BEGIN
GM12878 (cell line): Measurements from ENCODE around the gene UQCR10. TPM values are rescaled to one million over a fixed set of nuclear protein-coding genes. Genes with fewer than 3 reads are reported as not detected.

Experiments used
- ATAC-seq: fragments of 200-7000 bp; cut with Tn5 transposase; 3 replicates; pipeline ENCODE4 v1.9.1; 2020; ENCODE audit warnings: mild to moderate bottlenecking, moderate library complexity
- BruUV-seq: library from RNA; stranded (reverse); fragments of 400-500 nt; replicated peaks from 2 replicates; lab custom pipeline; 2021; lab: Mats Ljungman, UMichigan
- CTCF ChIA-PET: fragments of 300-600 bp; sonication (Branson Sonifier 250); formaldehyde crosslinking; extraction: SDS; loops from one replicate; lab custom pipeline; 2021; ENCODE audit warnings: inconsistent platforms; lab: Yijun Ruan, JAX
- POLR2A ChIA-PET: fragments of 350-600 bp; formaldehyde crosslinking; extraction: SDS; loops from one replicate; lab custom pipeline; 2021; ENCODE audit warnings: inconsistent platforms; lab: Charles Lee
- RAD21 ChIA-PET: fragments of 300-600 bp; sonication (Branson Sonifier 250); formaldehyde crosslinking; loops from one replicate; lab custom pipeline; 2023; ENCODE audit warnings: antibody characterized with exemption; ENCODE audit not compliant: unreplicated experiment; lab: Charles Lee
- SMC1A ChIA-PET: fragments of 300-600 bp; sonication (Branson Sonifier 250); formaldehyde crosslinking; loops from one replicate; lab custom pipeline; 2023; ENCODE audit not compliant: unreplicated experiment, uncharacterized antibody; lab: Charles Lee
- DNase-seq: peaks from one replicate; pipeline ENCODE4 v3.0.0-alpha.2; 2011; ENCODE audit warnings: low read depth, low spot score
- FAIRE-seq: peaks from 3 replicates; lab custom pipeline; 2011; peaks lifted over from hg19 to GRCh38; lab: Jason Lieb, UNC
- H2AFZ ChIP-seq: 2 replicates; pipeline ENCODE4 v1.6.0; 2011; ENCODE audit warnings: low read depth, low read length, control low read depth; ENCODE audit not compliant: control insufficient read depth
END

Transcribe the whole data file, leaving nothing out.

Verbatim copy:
GM12878 (cell line): Measurements from ENCODE around the gene UQCR10. TPM values are rescaled to one million over a fixed set of nuclear protein-coding genes. Genes with fewer than 3 reads are reported as not detected.

Experiments used
- ATAC-seq: fragments of 200-7000 bp; cut with Tn5 transposase; 3 replicates; pipeline ENCODE4 v1.9.1; 2020; ENCODE audit warnings: mild to moderate bottlenecking, moderate library complexity
- BruUV-seq: library from RNA; stranded (reverse); fragments of 400-500 nt; replicated peaks from 2 replicates; lab custom pipeline; 2021; lab: Mats Ljungman, UMichigan
- CTCF ChIA-PET: fragments of 300-600 bp; sonication (Branson Sonifier 250); formaldehyde crosslinking; extraction: SDS; loops from one replicate; lab custom pipeline; 2021; ENCODE audit warnings: inconsistent platforms; lab: Yijun Ruan, JAX
- POLR2A ChIA-PET: fragments of 350-600 bp; formaldehyde crosslinking; extraction: SDS; loops from one replicate; lab custom pipeline; 2021; ENCODE audit warnings: inconsistent platforms; lab: Charles Lee
- RAD21 ChIA-PET: fragments of 300-600 bp; sonication (Branson Sonifier 250); formaldehyde crosslinking; loops from one replicate; lab custom pipeline; 2023; ENCODE audit warnings: antibody characterized with exemption; ENCODE audit not compliant: unreplicated experiment; lab: Charles Lee
- SMC1A ChIA-PET: fragments of 300-600 bp; sonication (Branson Sonifier 250); formaldehyde crosslinking; loops from one replicate; lab custom pipeline; 2023; ENCODE audit not compliant: unreplicated experiment, uncharacterized antibody; lab: Charles Lee
- DNase-seq: peaks from one replicate; pipeline ENCODE4 v3.0.0-alpha.2; 2011; ENCODE audit warnings: low read depth, low spot score
- FAIRE-seq: peaks from 3 replicates; lab custom pipeline; 2011; peaks lifted over from hg19 to GRCh38; lab: Jason Lieb, UNC
- H2AFZ ChIP-seq: 2 replicates; pipeline ENCODE4 v1.6.0; 2011; ENCODE audit warnings: low read depth, low read length, control low read depth; ENCODE audit not compliant: control insufficient read depth